http://www.cerebusfangirl.com/artists/nftp/108.php

Note that DC lists 29 February 1988 as Superman's 50th birthday, which is odd since 1938 wasn't a leap year.


Edited by ChrisW (01/03/10 12:04 PM)
Edit Reason: edited by Julius Schwartz
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#563753 - 01/03/10 12:59 PM Re: Superman as American Icon by Gary Groth [Re: ChrisW]
Charles Reece Offline
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Registered: 08/18/99
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A real trip back to the 80s. Thanks for reminding me why I stopped reading Sim. Nevertheless, he doesn't much disagree with Groth over the important stuff.
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#563754 - 01/03/10 01:10 PM Re: Superman as American Icon by Gary Groth [Re: Charles Reece]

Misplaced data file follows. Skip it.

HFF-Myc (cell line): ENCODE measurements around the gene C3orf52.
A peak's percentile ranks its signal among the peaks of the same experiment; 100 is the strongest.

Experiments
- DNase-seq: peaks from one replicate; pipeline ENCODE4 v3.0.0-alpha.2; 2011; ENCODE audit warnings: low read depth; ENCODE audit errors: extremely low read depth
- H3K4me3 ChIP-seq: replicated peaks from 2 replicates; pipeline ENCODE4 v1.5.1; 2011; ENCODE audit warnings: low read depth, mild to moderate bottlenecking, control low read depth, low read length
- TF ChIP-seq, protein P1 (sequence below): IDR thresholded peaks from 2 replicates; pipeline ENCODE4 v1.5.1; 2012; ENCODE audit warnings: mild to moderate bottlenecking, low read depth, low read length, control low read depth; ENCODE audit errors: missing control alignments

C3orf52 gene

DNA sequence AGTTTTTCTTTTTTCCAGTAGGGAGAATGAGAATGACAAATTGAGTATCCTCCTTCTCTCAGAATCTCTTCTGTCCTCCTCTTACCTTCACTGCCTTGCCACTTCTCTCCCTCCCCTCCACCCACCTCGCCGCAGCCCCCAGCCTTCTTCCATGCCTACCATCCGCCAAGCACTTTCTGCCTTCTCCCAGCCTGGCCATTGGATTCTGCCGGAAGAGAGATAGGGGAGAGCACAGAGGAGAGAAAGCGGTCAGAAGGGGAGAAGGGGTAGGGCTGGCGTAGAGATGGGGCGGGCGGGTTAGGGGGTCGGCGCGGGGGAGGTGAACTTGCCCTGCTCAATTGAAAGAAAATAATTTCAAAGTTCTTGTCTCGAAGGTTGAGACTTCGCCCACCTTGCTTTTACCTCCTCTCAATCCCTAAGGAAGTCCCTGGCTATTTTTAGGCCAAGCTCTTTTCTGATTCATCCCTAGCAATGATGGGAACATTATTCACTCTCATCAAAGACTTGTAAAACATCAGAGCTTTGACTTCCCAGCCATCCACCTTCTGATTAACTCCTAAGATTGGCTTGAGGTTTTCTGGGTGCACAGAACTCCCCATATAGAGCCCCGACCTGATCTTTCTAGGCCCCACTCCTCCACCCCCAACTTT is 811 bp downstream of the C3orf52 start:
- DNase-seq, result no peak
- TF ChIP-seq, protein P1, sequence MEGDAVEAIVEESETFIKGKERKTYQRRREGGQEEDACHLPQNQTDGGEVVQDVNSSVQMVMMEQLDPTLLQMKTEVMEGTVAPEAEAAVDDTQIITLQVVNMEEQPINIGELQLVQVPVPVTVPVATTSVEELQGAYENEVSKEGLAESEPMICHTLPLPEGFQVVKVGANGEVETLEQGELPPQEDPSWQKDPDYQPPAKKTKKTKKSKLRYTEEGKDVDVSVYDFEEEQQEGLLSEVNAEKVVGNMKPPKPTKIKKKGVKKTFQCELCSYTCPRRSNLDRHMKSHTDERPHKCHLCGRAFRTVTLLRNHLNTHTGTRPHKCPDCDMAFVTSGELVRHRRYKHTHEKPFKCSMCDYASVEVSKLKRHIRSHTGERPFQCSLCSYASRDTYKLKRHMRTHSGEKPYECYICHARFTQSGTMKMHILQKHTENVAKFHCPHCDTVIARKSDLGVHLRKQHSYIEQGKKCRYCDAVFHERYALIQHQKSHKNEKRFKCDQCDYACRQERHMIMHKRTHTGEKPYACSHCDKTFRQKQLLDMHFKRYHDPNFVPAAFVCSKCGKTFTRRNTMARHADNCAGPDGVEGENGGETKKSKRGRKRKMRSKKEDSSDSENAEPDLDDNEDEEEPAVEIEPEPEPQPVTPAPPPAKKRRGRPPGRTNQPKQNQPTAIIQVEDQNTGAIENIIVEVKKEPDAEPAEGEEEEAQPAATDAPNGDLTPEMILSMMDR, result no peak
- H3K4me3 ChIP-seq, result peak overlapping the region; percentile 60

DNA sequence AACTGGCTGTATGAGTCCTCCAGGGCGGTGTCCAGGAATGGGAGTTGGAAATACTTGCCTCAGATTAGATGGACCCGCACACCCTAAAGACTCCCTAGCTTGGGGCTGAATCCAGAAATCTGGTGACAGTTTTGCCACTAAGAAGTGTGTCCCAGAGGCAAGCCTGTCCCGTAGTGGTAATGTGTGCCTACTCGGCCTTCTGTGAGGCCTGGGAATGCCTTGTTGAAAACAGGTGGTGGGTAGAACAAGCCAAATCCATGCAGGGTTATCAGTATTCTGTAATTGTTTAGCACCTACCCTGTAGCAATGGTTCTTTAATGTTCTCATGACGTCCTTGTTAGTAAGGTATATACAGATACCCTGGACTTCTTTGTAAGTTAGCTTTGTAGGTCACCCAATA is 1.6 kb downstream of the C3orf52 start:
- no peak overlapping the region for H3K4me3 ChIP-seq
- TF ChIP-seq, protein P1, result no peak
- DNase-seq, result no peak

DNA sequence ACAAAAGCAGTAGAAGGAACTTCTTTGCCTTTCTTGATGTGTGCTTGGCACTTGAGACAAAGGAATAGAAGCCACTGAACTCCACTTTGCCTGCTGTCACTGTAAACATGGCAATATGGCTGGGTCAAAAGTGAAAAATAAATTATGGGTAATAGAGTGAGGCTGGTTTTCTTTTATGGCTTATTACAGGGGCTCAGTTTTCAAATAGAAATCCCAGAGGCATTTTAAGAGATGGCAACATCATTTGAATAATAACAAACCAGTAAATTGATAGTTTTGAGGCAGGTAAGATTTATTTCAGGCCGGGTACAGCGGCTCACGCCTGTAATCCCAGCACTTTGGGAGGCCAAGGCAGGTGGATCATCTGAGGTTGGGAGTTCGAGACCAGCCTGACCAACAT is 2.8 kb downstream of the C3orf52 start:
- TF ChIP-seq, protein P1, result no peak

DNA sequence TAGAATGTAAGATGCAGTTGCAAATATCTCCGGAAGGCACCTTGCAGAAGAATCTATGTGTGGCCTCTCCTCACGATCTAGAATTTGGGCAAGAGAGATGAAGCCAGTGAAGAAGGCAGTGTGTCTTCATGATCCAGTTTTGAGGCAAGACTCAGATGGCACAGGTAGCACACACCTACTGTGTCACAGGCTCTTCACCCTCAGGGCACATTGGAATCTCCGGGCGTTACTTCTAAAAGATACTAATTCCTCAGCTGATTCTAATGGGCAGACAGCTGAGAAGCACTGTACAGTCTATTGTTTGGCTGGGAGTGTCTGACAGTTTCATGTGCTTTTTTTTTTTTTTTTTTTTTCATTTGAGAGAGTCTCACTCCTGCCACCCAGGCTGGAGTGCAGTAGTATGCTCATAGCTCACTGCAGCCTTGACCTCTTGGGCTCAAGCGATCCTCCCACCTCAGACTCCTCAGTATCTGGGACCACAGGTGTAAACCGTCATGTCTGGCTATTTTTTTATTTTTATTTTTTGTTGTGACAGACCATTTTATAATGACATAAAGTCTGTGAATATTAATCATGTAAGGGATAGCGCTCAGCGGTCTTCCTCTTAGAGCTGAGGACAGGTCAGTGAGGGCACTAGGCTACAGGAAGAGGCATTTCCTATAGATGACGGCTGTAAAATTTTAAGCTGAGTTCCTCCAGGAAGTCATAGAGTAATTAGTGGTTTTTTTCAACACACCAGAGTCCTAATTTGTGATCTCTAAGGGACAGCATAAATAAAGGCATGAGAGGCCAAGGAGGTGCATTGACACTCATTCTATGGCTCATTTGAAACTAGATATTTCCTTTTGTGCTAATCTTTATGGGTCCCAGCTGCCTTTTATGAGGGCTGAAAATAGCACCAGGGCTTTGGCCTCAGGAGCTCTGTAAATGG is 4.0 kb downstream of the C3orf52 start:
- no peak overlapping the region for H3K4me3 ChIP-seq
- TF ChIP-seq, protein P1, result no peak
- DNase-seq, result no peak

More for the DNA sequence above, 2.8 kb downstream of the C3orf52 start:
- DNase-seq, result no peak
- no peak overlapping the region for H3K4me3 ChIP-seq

shjonescrk Offline
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Registered: 10/31/03
Posts: 1351
Loc: Airdrie, Scotland
Both Groth and Sim should lighten up. Humourless fools.

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#563756 - 01/03/10 06:43 PM Re: Superman as American Icon by Gary Groth [Re: shjonescrk]
Lawson Offline
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Registered: 11/11/02
Posts: 11978
Loc: Lexington, Ky.
Gary Groth: My only interest in Superman, marginal at that, stems from his continuing presence as a symbol of banality and infantilism in the history of the American comic book.

Wotta humorless asshole. I like some of the interviews in The Comics Journal, but lord, those people take themselves way, way, way too seriously. And is it just me, or does Groth have a pattern of dismissing something as of interest only to fools right before he launches into a long rant about it? Either you care or you don't care, Gary. Sounds to me like you care.